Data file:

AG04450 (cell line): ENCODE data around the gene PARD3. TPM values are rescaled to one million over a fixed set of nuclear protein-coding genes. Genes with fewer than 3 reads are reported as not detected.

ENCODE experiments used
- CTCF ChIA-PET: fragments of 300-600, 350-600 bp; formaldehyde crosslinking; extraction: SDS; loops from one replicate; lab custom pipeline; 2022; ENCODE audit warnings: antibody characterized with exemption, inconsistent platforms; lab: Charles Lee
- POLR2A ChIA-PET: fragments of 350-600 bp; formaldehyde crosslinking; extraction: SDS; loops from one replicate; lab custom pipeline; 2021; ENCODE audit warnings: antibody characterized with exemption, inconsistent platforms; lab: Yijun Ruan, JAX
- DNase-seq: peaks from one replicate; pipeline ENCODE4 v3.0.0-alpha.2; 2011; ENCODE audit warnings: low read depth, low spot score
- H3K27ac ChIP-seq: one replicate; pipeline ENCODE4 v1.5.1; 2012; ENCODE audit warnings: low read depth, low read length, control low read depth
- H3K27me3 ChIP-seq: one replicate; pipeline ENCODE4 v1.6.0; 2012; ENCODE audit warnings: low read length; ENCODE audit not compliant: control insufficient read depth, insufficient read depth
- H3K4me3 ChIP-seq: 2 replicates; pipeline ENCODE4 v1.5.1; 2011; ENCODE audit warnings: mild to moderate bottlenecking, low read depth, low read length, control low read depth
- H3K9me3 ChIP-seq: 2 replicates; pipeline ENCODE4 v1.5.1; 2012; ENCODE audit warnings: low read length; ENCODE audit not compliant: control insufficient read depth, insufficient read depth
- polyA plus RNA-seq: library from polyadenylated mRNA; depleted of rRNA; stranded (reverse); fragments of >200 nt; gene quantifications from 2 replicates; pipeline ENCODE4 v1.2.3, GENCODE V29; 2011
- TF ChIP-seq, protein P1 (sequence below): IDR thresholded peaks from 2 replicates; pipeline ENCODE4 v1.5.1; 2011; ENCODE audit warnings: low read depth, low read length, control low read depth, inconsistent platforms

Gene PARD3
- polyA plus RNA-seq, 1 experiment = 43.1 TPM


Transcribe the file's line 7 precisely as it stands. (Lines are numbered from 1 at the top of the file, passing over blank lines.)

- H3K27me3 ChIP-seq: one replicate; pipeline ENCODE4 v1.6.0; 2012; ENCODE audit warnings: low read length; ENCODE audit not compliant: control insufficient read depth, insufficient read depth